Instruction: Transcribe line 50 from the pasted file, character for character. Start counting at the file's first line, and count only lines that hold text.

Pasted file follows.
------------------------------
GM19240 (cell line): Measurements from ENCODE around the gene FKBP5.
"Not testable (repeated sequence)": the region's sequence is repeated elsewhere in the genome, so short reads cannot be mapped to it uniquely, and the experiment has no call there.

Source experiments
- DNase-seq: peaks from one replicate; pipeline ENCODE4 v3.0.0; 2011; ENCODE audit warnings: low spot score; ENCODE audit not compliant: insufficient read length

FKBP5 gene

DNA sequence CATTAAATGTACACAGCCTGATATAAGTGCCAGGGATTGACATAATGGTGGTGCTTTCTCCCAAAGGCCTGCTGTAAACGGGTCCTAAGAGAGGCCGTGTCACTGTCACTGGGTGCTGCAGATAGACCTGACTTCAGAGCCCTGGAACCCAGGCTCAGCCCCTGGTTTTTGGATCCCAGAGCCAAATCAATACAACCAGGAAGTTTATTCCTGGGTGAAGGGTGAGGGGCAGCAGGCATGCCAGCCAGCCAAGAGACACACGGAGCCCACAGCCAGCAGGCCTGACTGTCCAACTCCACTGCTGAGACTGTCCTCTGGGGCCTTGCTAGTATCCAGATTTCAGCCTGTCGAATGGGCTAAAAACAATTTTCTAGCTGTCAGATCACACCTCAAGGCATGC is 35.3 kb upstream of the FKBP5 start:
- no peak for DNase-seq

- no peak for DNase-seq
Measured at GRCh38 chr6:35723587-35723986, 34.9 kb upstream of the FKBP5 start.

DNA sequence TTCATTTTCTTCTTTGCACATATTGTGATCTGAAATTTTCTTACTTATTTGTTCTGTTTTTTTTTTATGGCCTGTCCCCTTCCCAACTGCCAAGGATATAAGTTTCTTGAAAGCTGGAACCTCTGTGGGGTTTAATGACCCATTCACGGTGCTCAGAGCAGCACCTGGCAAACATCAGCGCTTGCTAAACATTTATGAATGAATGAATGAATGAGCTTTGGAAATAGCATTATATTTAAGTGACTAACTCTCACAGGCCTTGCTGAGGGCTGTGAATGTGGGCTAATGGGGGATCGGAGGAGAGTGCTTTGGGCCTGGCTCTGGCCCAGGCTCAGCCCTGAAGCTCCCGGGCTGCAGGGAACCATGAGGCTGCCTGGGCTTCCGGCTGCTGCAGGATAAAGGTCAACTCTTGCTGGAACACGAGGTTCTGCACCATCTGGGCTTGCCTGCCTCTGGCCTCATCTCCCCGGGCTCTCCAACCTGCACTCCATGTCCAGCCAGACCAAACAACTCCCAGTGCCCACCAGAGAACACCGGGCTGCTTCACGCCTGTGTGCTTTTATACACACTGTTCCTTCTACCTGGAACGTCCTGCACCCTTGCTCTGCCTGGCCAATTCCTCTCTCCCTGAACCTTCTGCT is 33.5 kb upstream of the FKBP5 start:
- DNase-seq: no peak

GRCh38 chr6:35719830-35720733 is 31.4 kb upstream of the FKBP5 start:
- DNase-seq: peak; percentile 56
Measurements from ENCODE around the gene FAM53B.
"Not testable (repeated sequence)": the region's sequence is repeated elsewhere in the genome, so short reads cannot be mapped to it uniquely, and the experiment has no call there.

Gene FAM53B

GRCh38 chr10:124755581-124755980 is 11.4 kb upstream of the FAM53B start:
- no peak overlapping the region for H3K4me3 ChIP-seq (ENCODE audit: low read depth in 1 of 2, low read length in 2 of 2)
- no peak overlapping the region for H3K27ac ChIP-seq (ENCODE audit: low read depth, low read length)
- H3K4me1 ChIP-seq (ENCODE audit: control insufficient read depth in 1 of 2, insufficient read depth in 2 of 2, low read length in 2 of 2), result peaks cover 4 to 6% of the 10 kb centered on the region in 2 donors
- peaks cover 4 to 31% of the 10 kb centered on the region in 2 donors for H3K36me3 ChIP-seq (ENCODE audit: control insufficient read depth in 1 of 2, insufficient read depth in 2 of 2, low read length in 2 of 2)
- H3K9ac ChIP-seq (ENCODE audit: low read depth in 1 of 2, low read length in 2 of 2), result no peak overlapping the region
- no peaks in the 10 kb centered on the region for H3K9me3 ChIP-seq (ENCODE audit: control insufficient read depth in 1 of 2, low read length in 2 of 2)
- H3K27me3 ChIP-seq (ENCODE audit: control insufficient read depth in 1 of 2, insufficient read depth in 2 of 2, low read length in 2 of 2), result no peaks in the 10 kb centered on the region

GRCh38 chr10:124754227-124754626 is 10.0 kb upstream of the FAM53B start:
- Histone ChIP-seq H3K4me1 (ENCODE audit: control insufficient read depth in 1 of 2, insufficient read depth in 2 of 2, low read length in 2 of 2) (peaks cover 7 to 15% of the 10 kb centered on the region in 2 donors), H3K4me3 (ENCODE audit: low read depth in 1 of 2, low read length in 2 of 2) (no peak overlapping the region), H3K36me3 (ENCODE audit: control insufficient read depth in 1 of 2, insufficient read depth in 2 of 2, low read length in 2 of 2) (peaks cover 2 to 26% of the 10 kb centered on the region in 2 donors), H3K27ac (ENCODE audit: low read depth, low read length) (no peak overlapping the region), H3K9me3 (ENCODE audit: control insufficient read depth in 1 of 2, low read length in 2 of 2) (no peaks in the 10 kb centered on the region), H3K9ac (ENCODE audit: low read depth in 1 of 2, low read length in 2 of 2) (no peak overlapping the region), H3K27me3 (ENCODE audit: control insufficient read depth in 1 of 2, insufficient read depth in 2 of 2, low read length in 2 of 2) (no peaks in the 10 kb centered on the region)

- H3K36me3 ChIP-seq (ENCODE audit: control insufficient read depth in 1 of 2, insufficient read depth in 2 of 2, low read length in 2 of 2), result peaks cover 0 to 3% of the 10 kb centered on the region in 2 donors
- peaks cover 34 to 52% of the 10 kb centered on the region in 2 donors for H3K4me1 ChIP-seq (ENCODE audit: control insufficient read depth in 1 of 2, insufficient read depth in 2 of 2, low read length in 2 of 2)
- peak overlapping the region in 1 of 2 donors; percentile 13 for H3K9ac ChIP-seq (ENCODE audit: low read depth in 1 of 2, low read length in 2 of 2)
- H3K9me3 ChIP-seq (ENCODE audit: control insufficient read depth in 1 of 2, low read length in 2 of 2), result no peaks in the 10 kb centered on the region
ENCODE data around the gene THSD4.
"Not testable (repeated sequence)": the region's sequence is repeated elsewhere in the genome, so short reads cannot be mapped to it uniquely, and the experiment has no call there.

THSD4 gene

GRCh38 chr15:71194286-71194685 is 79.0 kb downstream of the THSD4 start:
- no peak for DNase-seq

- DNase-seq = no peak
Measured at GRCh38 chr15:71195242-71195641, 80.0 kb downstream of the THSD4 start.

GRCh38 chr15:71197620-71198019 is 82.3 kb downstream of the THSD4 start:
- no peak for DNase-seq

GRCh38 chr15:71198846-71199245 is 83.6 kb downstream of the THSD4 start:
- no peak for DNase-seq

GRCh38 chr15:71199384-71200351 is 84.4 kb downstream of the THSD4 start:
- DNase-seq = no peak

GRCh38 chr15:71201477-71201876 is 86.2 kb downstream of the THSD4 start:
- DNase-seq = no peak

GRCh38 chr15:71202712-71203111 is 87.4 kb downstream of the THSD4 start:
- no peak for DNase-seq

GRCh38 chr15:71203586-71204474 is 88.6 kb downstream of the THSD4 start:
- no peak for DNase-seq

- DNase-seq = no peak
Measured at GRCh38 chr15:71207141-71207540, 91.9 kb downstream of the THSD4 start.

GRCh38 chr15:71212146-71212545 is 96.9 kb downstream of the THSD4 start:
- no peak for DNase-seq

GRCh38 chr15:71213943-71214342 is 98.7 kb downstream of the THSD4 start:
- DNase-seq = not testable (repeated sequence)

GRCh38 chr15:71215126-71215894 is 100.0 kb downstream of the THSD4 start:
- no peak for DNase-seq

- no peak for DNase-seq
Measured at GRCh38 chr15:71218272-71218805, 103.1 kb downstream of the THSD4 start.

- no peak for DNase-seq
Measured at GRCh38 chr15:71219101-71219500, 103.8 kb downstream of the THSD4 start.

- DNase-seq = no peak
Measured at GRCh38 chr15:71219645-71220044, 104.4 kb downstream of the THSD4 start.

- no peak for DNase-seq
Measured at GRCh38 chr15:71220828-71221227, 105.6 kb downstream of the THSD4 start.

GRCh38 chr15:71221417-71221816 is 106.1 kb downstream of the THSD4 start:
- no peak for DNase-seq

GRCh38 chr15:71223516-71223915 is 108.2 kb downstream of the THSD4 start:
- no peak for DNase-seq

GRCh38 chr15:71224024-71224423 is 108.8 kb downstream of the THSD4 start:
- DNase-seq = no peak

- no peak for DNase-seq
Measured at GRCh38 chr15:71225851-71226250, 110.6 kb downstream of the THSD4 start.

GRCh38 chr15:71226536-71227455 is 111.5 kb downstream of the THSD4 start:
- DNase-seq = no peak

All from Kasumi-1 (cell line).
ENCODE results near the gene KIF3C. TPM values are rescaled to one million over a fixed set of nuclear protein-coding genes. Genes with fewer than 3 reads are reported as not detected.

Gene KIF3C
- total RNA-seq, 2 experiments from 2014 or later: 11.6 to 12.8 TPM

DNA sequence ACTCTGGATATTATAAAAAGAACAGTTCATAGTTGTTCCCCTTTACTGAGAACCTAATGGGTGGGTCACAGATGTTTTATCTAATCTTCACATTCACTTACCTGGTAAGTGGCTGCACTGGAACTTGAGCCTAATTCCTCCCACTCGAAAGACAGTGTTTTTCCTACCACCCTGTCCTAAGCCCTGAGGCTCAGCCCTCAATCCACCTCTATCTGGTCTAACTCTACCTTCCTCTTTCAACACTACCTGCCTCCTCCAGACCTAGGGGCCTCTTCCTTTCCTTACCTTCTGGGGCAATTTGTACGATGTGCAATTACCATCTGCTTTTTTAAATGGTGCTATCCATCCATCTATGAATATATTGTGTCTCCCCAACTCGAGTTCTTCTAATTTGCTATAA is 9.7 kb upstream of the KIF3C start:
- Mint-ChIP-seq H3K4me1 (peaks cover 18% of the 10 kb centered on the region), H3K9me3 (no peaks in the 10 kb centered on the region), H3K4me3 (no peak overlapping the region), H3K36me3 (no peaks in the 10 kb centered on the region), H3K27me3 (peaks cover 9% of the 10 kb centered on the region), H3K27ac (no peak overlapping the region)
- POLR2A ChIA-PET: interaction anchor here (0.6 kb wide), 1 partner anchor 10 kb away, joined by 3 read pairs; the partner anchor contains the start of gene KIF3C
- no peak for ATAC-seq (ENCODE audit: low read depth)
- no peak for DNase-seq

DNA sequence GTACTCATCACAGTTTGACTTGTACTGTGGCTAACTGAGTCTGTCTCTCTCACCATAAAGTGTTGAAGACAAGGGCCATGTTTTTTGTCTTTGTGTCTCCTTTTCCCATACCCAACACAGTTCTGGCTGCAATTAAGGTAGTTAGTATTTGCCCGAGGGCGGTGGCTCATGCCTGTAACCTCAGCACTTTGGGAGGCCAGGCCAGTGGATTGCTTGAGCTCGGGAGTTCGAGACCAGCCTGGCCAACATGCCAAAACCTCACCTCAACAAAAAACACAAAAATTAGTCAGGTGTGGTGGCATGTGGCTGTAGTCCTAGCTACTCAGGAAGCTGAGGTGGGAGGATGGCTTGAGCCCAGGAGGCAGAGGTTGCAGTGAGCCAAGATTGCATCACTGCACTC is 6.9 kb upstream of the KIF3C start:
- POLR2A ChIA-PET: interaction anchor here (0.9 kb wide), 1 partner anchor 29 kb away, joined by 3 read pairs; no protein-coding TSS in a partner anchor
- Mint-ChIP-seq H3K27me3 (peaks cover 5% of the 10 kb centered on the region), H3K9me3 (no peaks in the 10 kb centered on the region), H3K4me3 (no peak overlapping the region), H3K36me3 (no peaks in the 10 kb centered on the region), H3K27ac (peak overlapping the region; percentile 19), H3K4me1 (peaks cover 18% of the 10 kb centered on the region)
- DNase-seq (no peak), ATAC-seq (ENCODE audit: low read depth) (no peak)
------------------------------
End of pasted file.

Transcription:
- DNase-seq = no peak